Biodynamics - organic-type farming in conjunction with the moon and cow's horns. Sounds crazy? Wine blogger, Jamie Goode, of Wine Anorak, breaks it down for us.
Along with the usual organic practices, biodynamics relies on a range of strange sprays and Harry Potter-like 'preparations'. These include flowers fermented in a stag's bladder, oak bark fermented in the skull of a domestic animal and dandelions fermented in cow guts.
Two of the key biodynamic preparations are buried in cow's horns in the field or vineyard for a year. Then they are dug up and diluted before use.
All interventions are timed to occur with particular planetary alignments. Maria Thun's biodynamic calendar has been published for almost 50 years. It identifies 'shoot days' and 'root days' according to planetary alignments. Russell Grant meets Alan Titchmarsh.
How come such a bizarre-sounding method of farming has become so popular in wine? Quite simply because some of the world's leading producers have embraced it, and are convinced that their wines are better since they turned to biodynamics than they were before.
Biodynamic preparations need to be 'dynamised'. This is the process by which first the solution is stirred one way, to create a vortex, and then another way, to create a counter-vortex. Apparently this imparts some sort of energy to the mixture.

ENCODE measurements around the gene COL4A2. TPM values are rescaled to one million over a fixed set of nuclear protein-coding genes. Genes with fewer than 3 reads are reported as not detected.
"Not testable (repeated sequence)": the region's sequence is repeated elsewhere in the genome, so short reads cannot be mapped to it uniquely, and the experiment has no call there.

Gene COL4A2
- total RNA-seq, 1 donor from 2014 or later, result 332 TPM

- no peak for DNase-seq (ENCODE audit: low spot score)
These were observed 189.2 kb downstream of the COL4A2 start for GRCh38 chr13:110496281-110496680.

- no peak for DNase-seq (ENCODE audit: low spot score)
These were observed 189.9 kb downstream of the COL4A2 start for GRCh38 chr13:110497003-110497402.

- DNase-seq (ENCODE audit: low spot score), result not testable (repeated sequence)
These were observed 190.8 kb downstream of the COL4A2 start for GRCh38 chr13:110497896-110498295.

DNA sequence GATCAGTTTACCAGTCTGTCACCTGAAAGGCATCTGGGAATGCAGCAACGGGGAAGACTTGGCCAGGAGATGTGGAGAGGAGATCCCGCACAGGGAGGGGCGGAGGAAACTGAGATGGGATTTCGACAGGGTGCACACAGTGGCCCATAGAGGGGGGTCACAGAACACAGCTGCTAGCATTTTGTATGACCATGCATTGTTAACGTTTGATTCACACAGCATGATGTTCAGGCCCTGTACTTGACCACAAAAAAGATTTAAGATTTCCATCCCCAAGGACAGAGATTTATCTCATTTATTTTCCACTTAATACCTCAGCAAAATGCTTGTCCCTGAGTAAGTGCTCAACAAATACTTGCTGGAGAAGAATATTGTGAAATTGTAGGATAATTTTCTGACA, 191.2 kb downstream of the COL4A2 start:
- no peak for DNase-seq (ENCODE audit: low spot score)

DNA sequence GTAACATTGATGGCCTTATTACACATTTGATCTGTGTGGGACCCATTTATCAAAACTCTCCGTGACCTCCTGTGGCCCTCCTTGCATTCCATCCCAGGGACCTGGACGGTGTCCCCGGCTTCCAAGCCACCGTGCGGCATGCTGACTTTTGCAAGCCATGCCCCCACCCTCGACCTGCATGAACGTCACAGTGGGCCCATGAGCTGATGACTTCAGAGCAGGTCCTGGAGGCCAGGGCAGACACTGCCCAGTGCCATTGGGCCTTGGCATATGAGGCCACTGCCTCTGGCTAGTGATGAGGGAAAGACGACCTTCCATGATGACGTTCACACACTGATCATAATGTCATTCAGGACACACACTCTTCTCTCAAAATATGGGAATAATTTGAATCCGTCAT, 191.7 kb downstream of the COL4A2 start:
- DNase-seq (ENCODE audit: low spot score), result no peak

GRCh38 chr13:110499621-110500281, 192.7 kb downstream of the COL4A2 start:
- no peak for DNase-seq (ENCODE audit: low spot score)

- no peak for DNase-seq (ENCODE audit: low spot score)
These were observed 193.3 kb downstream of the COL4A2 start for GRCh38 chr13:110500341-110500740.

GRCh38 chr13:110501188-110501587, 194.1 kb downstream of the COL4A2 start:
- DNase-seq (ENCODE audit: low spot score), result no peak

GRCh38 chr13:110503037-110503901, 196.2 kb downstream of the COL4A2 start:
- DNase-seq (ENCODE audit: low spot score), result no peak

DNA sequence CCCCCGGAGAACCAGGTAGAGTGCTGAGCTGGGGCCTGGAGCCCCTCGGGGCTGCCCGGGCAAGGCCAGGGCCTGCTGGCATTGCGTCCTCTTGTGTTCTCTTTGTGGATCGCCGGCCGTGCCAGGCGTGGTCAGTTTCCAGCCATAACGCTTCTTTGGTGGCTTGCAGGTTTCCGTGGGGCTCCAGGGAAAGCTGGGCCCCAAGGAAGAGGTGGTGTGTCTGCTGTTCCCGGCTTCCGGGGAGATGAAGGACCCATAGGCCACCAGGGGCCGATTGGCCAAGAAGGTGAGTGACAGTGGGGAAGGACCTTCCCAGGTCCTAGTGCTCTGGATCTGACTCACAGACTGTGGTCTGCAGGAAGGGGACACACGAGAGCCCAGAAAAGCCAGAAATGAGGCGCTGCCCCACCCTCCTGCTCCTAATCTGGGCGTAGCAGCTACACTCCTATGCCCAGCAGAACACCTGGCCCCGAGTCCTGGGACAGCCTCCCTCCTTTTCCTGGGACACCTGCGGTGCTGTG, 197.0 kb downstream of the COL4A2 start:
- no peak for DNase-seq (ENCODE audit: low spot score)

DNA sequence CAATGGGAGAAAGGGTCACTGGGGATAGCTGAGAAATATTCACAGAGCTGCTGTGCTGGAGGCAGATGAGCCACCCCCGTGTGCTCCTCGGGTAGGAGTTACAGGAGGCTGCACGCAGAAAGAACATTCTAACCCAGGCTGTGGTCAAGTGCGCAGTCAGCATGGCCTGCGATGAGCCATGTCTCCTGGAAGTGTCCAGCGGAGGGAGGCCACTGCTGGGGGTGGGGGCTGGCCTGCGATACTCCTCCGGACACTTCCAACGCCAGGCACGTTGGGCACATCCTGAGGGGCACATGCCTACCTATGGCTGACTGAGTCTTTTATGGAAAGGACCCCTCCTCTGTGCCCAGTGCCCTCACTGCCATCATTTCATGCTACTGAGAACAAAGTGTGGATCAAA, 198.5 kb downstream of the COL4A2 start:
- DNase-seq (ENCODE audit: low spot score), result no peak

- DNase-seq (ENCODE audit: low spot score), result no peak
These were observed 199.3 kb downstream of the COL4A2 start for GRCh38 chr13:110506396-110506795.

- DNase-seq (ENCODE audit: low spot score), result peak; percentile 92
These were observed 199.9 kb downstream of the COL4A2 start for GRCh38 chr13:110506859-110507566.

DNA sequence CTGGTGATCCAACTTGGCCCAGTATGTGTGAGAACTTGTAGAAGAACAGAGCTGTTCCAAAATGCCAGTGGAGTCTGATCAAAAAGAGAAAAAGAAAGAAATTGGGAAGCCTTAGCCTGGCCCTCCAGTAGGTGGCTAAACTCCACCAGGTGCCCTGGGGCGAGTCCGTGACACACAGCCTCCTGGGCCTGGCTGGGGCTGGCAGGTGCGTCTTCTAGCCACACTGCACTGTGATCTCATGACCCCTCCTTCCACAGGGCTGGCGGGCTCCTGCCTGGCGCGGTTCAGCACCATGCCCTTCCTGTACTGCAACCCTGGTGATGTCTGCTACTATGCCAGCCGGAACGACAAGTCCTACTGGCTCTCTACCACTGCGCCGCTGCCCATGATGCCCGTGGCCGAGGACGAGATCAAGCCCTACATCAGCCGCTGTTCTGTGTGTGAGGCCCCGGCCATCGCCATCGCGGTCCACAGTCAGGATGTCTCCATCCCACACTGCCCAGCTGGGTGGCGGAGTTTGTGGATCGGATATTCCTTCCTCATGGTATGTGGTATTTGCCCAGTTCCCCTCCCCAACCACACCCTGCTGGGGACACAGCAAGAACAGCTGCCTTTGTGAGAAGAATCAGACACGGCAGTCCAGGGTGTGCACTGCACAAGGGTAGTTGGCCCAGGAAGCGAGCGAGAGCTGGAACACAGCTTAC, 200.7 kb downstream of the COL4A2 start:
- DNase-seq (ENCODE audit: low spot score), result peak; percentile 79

Interestingly, at least two UK supermarkets schedule their press tastings according to the biodynamic calendar, which identifies days when wines will taste at their best.
The underlying philosophy for biodynamics is based on the writings of an Austrian guy called Rudolf Steiner during the 1920s. His life mission was to bridge the gap between the material and spiritual worlds, so he created the 'spiritual science' of anthroposophy. Steiner's lectures on Spiritual Foundations for the Renewal of Agriculture were delivered just a year before his death, but they remain as the foundation of biodynamic farming.
Key to biodynamics is considering the farm in its entirety as a living system. To this end, biodynamic farms are supposed to be closed, self-sustaining systems. Biodynamics also sees the farm in the context of the wider pattern of lunar and cosmic rhythms.
Does the great results achieved by growers mean that the rather odd preparations used in biodynamics must be working by the mechanisms claimed by Steiner? Not necessarily. It could be that simply by taking more care in the vineyard and by improving soil health, growers are achieving these results by mechanisms entirely explainable in scientific terms.
Either way, it's good news that so many more people are making interesting wines by application of vineyard philosophies such as biodynamics - whether or not it's the alignment of the planets that is helping them. I'll just keep drinking their wines, and try not to ask too many questions.
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